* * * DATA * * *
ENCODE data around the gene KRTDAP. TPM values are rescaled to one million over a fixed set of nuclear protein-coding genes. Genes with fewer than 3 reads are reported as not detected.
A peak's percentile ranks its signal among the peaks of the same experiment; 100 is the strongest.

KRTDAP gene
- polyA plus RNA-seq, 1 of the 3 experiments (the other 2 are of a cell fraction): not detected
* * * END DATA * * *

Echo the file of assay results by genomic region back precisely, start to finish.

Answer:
ENCODE data around the gene KRTDAP. TPM values are rescaled to one million over a fixed set of nuclear protein-coding genes. Genes with fewer than 3 reads are reported as not detected.
A peak's percentile ranks its signal among the peaks of the same experiment; 100 is the strongest.

KRTDAP gene
- polyA plus RNA-seq, 1 of the 3 experiments (the other 2 are of a cell fraction): not detected